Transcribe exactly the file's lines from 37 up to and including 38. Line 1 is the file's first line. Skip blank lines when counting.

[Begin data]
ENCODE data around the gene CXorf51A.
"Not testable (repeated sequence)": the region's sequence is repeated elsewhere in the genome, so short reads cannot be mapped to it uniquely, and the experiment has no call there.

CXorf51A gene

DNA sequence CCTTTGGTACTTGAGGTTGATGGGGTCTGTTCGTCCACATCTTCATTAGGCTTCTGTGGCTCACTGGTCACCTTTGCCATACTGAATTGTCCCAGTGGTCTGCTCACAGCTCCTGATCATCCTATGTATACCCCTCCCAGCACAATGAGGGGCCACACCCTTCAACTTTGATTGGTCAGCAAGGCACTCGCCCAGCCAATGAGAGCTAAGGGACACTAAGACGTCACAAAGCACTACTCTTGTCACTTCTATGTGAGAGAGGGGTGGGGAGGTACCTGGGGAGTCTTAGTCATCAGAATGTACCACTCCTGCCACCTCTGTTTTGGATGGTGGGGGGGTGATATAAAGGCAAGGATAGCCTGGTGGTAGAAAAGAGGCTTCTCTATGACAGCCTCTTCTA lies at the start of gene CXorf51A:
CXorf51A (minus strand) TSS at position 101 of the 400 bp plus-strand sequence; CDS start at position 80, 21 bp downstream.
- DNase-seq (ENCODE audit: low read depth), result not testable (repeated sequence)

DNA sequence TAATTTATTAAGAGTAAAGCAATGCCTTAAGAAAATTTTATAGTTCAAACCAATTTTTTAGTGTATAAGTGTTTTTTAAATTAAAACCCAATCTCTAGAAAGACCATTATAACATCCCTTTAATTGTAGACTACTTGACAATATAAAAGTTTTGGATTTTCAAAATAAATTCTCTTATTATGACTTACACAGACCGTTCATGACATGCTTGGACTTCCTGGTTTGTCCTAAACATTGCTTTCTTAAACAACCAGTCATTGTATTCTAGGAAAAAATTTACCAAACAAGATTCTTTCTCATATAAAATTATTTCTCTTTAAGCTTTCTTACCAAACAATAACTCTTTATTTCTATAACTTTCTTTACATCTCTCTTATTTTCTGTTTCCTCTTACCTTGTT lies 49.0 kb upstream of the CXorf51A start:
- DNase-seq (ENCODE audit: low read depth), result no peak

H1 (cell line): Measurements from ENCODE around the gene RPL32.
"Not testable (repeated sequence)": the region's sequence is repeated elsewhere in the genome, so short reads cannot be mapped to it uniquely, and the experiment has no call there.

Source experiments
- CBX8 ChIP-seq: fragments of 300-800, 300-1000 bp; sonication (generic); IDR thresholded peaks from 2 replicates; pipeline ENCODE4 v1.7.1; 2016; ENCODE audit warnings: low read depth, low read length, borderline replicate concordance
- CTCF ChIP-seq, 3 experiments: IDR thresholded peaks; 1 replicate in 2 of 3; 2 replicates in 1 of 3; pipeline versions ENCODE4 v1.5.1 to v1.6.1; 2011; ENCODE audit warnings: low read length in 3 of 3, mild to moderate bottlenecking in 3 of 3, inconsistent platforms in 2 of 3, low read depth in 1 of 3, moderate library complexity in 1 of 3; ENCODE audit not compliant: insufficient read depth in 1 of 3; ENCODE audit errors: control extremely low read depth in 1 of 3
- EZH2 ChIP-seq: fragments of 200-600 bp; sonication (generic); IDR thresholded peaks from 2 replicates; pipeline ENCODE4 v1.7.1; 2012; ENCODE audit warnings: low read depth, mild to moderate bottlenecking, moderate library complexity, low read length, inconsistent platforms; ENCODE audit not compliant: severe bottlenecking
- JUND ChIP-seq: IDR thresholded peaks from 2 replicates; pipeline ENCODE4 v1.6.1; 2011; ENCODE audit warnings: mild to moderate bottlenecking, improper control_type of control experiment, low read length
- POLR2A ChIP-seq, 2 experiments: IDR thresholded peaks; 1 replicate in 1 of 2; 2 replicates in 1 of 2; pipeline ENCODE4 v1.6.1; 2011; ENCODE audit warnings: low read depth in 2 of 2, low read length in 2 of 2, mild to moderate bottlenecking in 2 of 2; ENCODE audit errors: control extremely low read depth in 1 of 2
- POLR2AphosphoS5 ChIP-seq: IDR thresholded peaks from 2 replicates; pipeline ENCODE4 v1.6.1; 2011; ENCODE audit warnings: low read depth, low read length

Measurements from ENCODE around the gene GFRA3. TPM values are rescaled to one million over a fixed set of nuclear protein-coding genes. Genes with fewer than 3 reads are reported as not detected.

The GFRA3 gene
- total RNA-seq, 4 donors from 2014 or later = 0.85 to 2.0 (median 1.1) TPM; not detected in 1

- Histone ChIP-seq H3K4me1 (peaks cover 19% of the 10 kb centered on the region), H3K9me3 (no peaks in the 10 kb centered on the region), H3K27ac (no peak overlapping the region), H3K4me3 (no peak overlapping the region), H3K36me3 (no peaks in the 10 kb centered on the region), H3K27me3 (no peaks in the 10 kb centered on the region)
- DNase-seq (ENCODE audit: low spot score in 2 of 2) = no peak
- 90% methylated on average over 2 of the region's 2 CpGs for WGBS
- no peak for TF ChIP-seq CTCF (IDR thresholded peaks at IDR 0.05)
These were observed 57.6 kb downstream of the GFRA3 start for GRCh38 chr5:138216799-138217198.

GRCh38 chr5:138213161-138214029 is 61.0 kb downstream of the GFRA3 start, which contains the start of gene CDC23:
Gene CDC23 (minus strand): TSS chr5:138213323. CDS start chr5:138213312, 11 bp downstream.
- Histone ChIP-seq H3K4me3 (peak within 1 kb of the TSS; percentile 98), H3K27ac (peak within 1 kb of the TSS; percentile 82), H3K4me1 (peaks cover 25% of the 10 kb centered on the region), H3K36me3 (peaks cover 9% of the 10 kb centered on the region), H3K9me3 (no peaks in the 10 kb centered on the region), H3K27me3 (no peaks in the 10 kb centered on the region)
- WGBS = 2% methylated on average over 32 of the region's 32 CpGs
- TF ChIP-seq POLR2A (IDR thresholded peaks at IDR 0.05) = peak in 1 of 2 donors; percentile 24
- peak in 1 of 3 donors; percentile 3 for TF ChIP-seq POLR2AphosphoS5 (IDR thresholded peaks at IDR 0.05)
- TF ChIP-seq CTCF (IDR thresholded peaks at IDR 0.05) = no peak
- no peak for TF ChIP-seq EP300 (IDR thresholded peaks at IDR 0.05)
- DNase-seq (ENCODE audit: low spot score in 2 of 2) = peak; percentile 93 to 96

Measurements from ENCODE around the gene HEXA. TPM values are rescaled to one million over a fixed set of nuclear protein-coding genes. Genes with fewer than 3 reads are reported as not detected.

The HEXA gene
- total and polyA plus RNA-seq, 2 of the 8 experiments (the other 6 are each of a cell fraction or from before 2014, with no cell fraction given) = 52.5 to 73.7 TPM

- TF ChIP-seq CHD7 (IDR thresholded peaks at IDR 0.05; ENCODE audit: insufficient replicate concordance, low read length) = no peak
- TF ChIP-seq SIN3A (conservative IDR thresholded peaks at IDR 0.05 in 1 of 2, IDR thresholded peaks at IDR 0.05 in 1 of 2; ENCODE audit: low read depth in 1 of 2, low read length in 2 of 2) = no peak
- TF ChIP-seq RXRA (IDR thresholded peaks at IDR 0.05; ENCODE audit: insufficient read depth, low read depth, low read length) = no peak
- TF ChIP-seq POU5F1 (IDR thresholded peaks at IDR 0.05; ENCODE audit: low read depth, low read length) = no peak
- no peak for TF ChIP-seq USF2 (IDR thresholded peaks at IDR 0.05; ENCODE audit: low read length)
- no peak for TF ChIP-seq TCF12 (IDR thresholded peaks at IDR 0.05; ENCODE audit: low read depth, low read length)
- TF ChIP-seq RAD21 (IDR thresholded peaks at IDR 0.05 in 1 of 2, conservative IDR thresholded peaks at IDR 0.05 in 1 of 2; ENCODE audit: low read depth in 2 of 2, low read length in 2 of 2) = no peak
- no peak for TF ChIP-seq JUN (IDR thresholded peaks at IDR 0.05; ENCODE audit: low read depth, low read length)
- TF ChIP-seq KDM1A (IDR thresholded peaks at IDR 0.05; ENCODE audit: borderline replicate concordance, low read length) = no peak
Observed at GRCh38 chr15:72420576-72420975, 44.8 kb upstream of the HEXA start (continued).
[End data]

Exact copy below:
- total and polyA plus RNA-seq, 2 of the 8 experiments (the other 6 are each of a cell fraction or from before 2014, with no cell fraction given) = 52.5 to 73.7 TPM

- TF ChIP-seq CHD7 (IDR thresholded peaks at IDR 0.05; ENCODE audit: insufficient replicate concordance, low read length) = no peak